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U2, Live From Outer Space: Launching the Biggest Tour of All Time

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As he straps himself into one of the plush seats, Bono is fascinated to learn of Lil Wayne's proximity, and laughs when he's reminded of a nine-year-old U2 lyric: "The last of the rock stars/When hip-hop drove the big cars."

"We should buzz the plane by him," Bono muses, "And yell, 'We were only kidding.'"

The truth is, Bono — who is friends with Jay-Z and enlisted Will.i.am to do production work on No Line — relates to the bigger-is-better ethos of mainstream hip-hop a lot better than he does rock's increasing tendency toward self-ghettoization. "I love the idea of what you might call a more porous culture, where there's much more crosstown traffic," Bono says. "Jay-Z is a pioneer. He'll work with an indie band. He likes to be in places no one else has been.

"In this age of celebrity and pop stardom, maybe it's a sensible thing to question the values of being a pop star," Bono continues. "Radiohead, Pearl Jam, a lot of people, who maybe had much more sense than us, rejected it. But the thing that's suffered from that stance was that precious, pure thing, what they used to call the 45. That new Pearl Jam song ["The Fixer"] — it's brilliant. It's got that attitude, like, 'We want it.'"

The U2360° Tour makes a case for the idea of a vital mainstream, for the power of a stadium full of people taking off their earbuds to sing together. "How long can it last? I don't know," Bono says, pondering his band's increasingly singular superstar status. "Most people are content in their ghetto, and their ghettos are big. I still hold on to this old-fashioned idea of the meta-event — meta goes across, it becomes more than it is."

The show is an unlikely fusion of the two extremes of U2's tours — the technological overload of 1992-93's Zoo TV and the no-frills, bare-stage Elevation Tour. "This is our masterpiece," says Williams, who's been planning this tour since 2006, and comes along on every date to tweak the show as it goes. "It's sort of the culmination of everything I've done with U2." On the band's plane one afternoon, he opens his MacBook and shows off iteration after iteration of architect Mark Fisher's potential designs for the stage (which was known as the Claw until the spaceship idea settled in). One file has a "wheel of style," with adjectives next to corresponding pictures of possible shapes: "domed, kinetic, spiky, pointy, archy, skeletal, wrapped."

But the real point is that from the band's perspective — which I get to see one day when I climb onstage during a soundcheck — the design elements of the stage all but disappear. What the musicians perceive instead is its openness, the in-the-round trick that gives the tour its "360" name — you can spin around and see every seat in the house. The sound system, lifted out of the crowd's way thanks to the four-­pillared design, is the largest ever built for a tour — and four separate sets of speakers allow for the live equivalent of surround sound: Sound engineer Joe O'Herlihy gives Mullen's drums and Adam Clayton's bass an entire speaker column of their own, for instance.

Not incidentally, the design also means that, unlike any other stadium tour, every seat in the house can be filled — which is one reason why McGuinness says the tour is on track to be the highest-grossing of all time.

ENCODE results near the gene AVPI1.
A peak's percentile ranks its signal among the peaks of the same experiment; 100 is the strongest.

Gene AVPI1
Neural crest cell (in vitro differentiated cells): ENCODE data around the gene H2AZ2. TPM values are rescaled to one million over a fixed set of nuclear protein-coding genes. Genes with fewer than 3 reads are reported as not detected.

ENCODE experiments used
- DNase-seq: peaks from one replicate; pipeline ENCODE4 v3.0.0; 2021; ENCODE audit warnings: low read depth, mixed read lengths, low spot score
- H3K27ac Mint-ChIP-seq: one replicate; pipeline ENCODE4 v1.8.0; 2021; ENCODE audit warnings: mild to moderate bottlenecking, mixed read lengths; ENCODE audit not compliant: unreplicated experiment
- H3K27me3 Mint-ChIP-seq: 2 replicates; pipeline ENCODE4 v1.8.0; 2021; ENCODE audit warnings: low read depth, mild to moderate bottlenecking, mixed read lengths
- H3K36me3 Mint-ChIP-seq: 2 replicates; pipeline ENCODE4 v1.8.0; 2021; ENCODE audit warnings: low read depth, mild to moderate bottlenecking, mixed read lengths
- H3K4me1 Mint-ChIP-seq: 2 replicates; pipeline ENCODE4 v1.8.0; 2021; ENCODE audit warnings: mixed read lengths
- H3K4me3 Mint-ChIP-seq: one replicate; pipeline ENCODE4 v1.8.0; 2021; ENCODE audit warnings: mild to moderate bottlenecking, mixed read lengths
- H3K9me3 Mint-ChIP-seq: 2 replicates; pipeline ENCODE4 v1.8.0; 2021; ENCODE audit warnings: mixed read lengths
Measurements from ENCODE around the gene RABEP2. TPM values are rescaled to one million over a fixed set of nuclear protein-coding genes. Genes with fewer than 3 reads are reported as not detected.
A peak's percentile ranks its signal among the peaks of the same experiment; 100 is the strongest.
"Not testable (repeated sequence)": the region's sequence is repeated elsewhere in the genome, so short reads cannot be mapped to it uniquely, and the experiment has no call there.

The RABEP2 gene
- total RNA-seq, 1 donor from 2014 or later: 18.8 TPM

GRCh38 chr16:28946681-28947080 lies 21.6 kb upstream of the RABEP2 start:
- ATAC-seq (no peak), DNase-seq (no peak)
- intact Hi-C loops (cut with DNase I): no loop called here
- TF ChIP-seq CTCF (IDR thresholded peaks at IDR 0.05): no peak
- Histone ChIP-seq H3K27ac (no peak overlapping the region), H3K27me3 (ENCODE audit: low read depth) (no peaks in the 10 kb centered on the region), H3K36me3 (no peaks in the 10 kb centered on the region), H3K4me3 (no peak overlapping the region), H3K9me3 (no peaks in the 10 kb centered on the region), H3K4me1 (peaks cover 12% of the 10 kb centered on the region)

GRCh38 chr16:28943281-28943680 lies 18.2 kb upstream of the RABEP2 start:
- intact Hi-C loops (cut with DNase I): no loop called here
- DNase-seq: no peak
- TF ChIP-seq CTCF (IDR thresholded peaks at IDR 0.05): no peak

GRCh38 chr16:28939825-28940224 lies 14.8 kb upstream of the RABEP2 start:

"Somebody asked us last night, 'Do you need this stuff?'" says Clayton. "And the truth is, you don't really need this stuff. But part of show business is you have to change people's perceptions, you have to find ways to make the songs touch people more, to disorientate people so they're more open to being touched."

On the Elevation Tour, one month after September 11th, 2001, U2 played three of the most emotional shows of their career at Madison Square Garden, with the audience all around them. It's that experience the band is trying to replicate, on a larger scale. "What happened was that the audience were looking at each other," Bono says. "Saying, 'We've come through this.' That's the magic trick. The rabbit out of the hat is to make the audience the star of the show."

A month before Chicago, U2 are 17 dates deep into their European tour, and the Edge has exactly 10 minutes to play tourist in its most exotic port of call. He climbs into the back of a van outside his hotel for a drive through Croatia's capital, Zagreb, to Maksimir Stadium, home of the nation's greatest soccer team, and of tonight's U2 concert. "This will be my Zagreb experience," says the Edge, a smile crinkling the corners of his goatee. "It's the one thing that's strange about touring — you don't get to see things." As usual, he's dressed in black — T-shirt with a geometric pattern on it, jeans, leather Converse, head-covering cap. On a silver chain around his neck hangs a razor blade with the words "Don't Mess" carved into it.

It's U2's first-ever show in Zagreb, and the first time they've played in the once war-ravaged region since a dramatic Sarajevo show in 1997. Edge settles into his black leather seat and begins snapping pictures out the window. The sights of the now-flourishing city rush by: a statue of medieval king Tomislav on a horse; posters for recent concerts by Patti Smith and Dale Watson; clotheslines between buildings (they remind Edge of his Dublin childhood: "I remember clothespegs. Who buys clothespegs anymore?"); streetcars; and, to his amusement, a vast metal structure poking past the top of a dowdy sports stadium. "The view I got, it looks like just another building," Edge says.

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